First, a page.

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In Memory of Professor Ronald Breslow

November 3, 2017

Alright readers, I am going to take a moment to write on a serious topic: the death of my PhD advisor and mentor, Professor Ronald Breslow. There are no shortage of descriptors, obituaries, and articles about Professor Breslow on the internet for you to read as you see fit. I would recommend in particular:

 

1. Chemical and Engineering News: https://cen.acs.org/articles/95/web/2017/10/Ronald-Breslow-dies-86.html

2. The New York Times: http://www.legacy.com/obituaries/nytimes/obituary.aspx?n=ronald-breslow&pid=187067788&fhid=2086

3. Columbia College: https://www.college.columbia.edu/news/columbia-college-mourns-loss-university-professor-ronald-breslow

 

In short, Breslow was a great man, who had an enthusiasm and hunger for knowledge EVERY. SINGLE. DAY of his life. When I was a graduate student in his group, he used to walk down the hall whistling (so we all knew he was coming), and then open the doors to the office and just start talking as he opened the door, because that is how excited he was about the science and the “nifty” (in his words) new ideas he was working on. I can only wish for a fraction of that enthusiasm, excitement, and quest for knowledge when I get to be older. Heck, I wish I had that consistent level of enthusiasm now!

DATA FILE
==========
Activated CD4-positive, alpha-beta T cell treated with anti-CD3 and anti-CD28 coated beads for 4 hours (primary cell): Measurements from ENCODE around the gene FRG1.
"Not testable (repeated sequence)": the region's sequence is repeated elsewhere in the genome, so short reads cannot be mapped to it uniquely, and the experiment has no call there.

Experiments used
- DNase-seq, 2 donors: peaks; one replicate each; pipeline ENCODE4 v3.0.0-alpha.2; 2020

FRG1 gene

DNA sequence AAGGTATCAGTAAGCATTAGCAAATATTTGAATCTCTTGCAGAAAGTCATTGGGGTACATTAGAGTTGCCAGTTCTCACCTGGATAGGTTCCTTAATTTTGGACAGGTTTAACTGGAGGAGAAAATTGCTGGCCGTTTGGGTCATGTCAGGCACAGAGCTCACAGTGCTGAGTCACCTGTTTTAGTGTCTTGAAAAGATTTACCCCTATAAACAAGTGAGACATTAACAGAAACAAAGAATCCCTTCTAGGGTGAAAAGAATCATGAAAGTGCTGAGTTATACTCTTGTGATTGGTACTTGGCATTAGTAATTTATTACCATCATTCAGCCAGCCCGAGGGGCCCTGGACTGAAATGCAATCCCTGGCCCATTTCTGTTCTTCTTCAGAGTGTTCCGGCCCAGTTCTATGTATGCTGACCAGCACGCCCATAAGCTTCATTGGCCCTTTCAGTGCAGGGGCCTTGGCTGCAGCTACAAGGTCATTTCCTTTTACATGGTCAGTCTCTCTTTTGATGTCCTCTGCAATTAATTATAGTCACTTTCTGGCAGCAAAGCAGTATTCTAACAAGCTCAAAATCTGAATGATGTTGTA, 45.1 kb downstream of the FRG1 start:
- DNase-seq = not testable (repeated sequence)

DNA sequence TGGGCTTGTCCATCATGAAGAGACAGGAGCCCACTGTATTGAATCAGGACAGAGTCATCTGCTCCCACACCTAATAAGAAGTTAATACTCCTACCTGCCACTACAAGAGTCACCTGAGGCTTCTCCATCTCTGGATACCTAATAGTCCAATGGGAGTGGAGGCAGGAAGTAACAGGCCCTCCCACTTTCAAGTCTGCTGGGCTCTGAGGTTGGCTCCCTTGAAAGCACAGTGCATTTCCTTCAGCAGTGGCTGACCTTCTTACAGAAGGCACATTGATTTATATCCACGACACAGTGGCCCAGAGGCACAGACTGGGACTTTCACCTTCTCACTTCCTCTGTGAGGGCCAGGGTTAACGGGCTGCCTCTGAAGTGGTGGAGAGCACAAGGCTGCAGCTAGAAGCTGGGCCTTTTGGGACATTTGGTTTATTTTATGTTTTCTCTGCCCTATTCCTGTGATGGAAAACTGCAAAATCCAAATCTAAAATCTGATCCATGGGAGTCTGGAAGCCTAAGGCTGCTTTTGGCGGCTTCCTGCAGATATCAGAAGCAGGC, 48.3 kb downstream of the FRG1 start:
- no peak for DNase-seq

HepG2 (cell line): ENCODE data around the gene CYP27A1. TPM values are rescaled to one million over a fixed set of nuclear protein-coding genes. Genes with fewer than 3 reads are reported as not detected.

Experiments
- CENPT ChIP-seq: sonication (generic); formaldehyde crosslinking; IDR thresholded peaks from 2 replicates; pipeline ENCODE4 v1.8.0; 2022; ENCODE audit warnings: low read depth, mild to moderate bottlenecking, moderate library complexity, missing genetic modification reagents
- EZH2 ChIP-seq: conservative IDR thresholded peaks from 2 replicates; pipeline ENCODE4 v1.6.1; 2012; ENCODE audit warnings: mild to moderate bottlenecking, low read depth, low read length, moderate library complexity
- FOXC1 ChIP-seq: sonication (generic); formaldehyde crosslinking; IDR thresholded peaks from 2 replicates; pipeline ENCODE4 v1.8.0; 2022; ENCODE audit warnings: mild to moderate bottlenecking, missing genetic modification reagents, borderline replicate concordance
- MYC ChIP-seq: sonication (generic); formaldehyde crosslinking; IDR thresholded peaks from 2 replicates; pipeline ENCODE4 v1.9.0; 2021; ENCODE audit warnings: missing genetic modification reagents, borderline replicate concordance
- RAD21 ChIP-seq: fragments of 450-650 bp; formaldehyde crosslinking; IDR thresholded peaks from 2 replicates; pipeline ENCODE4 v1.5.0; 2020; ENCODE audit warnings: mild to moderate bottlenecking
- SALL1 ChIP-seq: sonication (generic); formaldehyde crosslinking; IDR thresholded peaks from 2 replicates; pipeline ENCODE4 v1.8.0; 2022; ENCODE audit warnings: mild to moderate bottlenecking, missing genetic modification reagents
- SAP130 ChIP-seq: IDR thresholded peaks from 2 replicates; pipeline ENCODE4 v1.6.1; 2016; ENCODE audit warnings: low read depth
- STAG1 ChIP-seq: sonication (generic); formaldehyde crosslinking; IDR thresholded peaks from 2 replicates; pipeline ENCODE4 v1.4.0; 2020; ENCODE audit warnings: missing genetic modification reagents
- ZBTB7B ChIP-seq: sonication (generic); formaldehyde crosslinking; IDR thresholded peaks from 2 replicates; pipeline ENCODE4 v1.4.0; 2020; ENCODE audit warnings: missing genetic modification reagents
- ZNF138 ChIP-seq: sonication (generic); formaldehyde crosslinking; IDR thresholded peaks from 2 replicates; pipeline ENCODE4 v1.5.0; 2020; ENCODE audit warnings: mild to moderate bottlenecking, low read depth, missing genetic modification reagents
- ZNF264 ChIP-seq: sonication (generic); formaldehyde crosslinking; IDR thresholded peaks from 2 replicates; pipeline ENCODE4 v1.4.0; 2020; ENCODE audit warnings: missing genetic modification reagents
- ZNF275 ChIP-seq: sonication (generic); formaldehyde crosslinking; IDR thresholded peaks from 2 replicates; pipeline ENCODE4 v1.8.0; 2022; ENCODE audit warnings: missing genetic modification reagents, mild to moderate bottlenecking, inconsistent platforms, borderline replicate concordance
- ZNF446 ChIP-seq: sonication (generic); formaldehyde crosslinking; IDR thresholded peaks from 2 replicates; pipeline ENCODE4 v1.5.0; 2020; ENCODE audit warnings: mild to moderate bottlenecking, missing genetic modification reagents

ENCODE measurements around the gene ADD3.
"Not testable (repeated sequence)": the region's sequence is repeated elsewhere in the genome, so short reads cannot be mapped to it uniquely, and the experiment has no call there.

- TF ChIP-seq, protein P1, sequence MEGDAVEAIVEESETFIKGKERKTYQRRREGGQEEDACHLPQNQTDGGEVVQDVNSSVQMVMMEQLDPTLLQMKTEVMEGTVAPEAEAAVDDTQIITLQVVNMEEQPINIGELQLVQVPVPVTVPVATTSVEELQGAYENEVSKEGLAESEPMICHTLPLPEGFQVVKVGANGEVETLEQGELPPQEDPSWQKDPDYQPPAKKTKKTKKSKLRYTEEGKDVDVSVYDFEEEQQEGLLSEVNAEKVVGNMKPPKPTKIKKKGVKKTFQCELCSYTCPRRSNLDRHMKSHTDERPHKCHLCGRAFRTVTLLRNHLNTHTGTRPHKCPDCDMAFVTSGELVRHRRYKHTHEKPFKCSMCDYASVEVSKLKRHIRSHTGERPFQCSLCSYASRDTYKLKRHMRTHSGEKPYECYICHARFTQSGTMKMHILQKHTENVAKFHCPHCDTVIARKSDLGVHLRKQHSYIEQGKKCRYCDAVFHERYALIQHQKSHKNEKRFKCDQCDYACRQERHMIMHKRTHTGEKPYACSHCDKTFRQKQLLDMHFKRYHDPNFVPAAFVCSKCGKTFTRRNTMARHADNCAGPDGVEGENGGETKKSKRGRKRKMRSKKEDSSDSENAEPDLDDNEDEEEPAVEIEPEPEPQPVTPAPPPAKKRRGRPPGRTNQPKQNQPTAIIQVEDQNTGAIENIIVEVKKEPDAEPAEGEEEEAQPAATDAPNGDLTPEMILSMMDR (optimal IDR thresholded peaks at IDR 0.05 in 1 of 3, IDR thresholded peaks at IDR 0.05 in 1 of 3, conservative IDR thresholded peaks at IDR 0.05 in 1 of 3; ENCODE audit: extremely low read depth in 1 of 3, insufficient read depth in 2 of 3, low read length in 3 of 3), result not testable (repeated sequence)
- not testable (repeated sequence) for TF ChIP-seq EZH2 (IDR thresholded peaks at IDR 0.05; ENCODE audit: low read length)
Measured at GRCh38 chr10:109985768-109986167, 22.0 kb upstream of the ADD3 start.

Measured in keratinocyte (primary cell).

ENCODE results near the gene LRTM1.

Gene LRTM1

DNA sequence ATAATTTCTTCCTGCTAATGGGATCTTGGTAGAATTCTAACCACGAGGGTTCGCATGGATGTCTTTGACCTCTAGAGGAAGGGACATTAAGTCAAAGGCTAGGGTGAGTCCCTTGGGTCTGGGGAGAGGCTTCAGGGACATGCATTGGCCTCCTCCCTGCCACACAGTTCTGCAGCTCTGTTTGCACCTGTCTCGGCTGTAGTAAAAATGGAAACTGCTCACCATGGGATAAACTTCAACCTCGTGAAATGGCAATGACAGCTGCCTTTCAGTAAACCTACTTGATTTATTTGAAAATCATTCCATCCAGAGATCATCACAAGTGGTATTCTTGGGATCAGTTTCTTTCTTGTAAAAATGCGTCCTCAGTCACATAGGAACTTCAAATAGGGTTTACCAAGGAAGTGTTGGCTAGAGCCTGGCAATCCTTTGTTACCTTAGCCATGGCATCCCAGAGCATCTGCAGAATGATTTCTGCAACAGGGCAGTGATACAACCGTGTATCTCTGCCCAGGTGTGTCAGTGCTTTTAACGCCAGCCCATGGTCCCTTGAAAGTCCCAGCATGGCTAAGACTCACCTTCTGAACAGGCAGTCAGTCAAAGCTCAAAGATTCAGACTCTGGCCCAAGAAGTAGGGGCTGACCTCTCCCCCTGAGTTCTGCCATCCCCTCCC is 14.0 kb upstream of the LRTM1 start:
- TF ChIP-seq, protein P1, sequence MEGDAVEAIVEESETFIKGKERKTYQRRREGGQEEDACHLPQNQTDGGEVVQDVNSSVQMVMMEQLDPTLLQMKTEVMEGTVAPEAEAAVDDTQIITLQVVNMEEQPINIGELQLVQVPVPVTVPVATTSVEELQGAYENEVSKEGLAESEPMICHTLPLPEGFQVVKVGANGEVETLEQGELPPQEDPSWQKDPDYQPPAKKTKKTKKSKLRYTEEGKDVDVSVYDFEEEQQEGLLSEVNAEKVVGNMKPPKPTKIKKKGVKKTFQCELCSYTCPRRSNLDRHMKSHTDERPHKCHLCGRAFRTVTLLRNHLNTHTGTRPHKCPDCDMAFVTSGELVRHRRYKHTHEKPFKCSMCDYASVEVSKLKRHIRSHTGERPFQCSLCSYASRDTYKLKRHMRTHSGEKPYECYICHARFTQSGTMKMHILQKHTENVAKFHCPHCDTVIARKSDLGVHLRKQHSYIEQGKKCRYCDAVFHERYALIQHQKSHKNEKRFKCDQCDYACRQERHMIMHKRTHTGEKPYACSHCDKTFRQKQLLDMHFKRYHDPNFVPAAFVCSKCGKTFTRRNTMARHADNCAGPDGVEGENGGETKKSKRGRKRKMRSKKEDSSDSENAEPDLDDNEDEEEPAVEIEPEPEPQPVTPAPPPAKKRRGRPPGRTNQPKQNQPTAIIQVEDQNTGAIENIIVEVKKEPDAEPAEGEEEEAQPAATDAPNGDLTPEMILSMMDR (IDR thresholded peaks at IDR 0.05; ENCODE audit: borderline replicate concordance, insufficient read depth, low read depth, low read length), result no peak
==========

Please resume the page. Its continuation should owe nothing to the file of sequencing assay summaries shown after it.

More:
At the memorial service on Sunday, family members spoke about how curious Breslow was as a child, teenager, and college student, and how that curiosity sometimes made for sticky situations (but really funny anecdotes), and I got to wondering: How do we help our children, teenagers, and college students stay curious and engaged as long as they can? They are not going to be as curious and brilliant as Breslow, most likely, but there is still quite a bit of curiosity in every child, and much less of that in every adult.

 

Here I would say, we need more hands-on activities in the school system, in science (obviously) but also in math, social studies, history, language arts, and everything. All the research indicates that hands-on learning works best for children, and for people, of all ages and in all areas. If we are parents, we need to encourage our children to stay curious. When my kids tell me something, I often ask in return, “How do you know?” “Why do you think that?” “What do you think would happen if….?”, oftentimes followed by “Let’s try it!” This is probably why my house is such a mess ALL. THE. TIME., but it is hopefully also how we are raising scientists, engineers, and curious problem-solving small people. 

 

What techniques do you use to keep children curious? Share thoughts in the comments section below!

 

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